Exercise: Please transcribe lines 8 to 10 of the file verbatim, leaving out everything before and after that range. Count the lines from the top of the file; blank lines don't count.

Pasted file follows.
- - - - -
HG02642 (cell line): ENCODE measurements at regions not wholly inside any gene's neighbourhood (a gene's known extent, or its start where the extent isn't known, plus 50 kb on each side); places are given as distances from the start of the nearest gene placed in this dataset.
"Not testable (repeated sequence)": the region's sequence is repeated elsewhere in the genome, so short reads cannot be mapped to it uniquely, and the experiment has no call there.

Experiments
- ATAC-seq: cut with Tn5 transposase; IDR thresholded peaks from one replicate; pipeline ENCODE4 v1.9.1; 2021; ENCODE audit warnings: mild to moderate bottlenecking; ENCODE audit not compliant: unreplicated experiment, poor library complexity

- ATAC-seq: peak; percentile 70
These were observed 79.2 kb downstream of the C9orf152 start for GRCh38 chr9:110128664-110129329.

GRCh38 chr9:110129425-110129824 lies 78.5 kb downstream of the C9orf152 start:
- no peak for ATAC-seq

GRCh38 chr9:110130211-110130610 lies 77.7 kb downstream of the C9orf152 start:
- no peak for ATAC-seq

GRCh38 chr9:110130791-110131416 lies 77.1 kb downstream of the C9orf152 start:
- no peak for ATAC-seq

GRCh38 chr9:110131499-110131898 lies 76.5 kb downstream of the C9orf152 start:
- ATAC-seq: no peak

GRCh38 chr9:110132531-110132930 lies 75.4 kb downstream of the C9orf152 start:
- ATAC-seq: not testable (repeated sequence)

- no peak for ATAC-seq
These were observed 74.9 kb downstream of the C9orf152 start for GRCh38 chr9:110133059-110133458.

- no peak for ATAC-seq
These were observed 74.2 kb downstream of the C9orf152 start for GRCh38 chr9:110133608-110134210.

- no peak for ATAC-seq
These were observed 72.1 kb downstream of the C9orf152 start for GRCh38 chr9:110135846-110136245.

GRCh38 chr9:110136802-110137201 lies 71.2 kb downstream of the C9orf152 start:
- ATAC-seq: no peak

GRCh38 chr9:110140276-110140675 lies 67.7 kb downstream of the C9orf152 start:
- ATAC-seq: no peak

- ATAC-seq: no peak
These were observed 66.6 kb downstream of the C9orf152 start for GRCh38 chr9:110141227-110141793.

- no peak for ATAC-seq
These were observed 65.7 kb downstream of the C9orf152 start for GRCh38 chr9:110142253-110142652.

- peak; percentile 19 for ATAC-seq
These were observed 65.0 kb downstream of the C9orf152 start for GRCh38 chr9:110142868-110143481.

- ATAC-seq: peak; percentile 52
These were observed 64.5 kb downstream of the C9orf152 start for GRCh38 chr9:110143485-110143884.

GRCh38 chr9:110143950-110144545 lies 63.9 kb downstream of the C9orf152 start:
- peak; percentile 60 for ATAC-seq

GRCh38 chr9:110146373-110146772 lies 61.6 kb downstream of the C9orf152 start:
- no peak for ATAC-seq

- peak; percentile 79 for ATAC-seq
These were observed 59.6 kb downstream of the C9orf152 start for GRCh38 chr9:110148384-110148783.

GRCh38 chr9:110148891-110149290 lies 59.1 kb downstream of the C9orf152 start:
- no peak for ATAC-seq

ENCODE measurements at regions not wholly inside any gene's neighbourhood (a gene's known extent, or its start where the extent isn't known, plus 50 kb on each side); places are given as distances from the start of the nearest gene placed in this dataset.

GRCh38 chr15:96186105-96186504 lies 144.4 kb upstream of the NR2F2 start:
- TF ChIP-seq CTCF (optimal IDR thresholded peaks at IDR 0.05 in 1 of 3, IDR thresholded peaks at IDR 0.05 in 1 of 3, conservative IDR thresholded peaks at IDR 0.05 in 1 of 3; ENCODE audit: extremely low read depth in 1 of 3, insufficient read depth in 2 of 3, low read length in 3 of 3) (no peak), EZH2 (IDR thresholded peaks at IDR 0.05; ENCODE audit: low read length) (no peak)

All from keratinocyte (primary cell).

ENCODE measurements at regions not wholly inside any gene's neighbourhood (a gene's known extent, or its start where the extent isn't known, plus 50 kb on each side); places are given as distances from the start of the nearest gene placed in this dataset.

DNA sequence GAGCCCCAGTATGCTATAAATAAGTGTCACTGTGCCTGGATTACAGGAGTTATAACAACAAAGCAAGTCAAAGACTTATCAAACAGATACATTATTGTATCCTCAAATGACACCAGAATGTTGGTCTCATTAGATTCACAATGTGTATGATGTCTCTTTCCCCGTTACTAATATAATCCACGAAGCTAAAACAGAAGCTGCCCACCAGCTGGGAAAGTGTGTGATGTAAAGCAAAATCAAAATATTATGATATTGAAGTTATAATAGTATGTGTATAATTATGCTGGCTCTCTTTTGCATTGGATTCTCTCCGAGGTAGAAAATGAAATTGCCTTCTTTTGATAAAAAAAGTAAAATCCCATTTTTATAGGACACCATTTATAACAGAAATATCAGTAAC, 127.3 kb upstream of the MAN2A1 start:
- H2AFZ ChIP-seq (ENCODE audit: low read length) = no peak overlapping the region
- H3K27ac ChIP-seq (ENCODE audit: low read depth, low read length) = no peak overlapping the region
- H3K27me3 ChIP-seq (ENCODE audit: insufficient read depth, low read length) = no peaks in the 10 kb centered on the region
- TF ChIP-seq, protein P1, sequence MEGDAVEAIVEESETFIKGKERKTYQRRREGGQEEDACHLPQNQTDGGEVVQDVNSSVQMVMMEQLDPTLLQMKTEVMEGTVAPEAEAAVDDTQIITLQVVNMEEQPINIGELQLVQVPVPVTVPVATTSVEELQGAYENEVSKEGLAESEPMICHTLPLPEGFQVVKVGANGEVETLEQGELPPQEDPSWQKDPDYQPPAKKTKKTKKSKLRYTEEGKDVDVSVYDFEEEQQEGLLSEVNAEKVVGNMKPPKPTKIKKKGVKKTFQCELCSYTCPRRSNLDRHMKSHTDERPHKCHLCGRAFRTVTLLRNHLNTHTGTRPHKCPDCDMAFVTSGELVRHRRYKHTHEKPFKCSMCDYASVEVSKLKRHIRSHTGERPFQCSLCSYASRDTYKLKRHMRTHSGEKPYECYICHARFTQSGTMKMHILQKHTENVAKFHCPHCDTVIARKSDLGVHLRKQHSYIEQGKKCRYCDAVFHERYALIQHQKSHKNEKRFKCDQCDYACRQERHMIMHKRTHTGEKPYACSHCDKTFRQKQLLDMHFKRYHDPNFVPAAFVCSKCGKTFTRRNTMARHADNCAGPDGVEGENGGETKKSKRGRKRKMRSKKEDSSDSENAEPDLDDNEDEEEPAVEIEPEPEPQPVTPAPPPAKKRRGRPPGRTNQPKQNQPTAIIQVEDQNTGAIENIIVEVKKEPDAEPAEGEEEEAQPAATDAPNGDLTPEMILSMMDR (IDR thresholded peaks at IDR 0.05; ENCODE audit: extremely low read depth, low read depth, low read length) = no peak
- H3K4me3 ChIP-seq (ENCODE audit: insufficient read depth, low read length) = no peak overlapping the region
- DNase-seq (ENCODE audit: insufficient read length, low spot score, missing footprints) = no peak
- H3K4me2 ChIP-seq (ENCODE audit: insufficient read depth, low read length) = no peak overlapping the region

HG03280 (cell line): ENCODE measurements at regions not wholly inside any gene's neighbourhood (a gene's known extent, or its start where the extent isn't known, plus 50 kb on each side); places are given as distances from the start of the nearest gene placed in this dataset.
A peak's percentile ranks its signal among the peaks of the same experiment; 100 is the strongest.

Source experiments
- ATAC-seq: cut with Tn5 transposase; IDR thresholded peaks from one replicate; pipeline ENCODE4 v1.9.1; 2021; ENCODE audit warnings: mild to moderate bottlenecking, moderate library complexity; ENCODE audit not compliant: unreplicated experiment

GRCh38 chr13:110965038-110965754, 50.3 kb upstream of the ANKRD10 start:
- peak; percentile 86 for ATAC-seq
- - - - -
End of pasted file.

- no peak for ATAC-seq

GRCh38 chr9:110130211-110130610 lies 77.7 kb downstream of the C9orf152 start:
- no peak for ATAC-seq